MN Senate considers bill allowing state to refinance student loans

Clausen (MN Senate)

The state Office of Higher Education would be able to refinance student and parent loans under recently proposed legislation.

The bill’s author, Sen. Greg Clausen  of Apple Valley, says he has heard complaints that interest rates on many private loans are too high, and repayment plans too inflexible.

“We talked to students who are carrying loans anywhere from nine to 12 percent,” he said. “And if we can lower that down into the three-, four percent, that’s a considerable savings.”

Clausen said as many as 18 states have started loan-refinance programs in the past few years, but do so in limited numbers.

Several members of the Senate higher-education committee said they support the idea. But they wanted more details on financing and oversight of the operation.

“I love this concept,” said DFLer Kathy Sheran of Mankato. “I think it’s really ripe and needed. But we have to be responsible about how we roll it out.”

A version of the bill was introduced last session, but didn’t gain traction.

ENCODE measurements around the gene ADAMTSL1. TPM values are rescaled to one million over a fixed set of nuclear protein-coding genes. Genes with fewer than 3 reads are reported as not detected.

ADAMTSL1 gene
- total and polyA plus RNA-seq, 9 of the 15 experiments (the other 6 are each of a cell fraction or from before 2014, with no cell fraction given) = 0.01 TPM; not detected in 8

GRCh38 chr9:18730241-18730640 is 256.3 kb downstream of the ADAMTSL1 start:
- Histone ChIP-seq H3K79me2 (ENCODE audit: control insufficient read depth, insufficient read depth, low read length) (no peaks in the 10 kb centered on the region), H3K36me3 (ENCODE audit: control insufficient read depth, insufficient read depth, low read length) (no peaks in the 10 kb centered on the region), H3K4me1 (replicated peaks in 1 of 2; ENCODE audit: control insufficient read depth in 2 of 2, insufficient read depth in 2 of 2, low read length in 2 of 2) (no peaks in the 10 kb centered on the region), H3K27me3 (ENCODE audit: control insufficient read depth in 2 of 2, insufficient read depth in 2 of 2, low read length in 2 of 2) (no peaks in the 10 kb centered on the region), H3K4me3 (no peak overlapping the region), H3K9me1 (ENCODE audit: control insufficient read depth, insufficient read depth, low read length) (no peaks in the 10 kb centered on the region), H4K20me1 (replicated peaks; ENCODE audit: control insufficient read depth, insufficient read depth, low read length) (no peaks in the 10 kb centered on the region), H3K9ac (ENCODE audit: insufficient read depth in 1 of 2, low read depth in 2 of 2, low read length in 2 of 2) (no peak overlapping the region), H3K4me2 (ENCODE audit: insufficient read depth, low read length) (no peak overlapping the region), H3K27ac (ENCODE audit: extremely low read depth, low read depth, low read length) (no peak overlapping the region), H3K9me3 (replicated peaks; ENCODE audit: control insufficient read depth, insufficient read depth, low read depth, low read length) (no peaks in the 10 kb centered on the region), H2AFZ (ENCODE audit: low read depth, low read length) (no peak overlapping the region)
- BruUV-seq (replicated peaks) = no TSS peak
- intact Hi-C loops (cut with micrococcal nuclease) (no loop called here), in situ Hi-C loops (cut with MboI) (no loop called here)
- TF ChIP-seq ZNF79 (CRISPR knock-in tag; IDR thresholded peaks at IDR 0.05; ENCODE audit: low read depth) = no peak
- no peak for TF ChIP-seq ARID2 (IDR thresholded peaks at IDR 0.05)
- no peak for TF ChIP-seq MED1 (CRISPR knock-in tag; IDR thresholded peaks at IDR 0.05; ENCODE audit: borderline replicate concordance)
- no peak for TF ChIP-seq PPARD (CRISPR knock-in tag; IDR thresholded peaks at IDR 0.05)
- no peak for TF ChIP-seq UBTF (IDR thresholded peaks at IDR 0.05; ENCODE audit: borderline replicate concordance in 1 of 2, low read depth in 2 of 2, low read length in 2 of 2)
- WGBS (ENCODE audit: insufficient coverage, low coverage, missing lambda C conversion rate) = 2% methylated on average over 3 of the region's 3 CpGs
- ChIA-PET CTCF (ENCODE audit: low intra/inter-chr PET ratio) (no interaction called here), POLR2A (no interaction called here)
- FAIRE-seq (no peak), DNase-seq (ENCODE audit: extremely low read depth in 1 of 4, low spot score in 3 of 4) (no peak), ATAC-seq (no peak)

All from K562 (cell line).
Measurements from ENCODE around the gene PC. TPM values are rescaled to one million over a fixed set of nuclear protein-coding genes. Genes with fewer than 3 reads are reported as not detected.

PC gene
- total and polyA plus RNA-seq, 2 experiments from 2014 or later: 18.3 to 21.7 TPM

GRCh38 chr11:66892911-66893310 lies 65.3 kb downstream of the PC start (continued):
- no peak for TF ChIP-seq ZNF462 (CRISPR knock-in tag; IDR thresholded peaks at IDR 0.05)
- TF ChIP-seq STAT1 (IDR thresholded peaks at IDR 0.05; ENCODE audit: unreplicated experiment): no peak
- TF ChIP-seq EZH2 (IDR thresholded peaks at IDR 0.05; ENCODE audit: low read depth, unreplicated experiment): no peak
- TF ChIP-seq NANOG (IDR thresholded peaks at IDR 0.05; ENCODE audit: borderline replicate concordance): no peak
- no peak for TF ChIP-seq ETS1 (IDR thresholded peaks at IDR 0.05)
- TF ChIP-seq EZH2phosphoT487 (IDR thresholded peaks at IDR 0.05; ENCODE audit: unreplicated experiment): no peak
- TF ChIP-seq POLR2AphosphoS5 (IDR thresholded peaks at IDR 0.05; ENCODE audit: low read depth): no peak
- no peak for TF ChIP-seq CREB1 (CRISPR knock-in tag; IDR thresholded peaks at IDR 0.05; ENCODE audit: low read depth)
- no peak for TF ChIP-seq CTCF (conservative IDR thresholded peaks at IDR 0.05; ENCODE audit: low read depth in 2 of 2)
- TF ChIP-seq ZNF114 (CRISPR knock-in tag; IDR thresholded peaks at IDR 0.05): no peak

Clausen said this year it’s one of three bills designed to help ease the cost of college. The other two attempt to lighten the burden through various tax credits.

The committee approved the bill and forwarded it on to the Senate finance committee for further study.

  • Thomas Mercier

    I get that the government offers student loans as an incentive to pursue education. I also get that private loans carry higher rates because they aren’t subsidized by the government. I even get that it’s a bummer if you take out a loan expecting the economy to keep chugging along but it doesn’t so you’re left with a rate that you can’t meet because you’re underemployed. But I don’t know if I feel that it is the government’s role to bail out individuals who took out loans with high rates and are now facing the challenges created by taking such a risk.

  • Denise Gathman

    It has some merits. Pay off the loan principal and then collect the interest the feds would have recieved. Even with defaults and admin/servicing costs it could be a positive income stream for several years.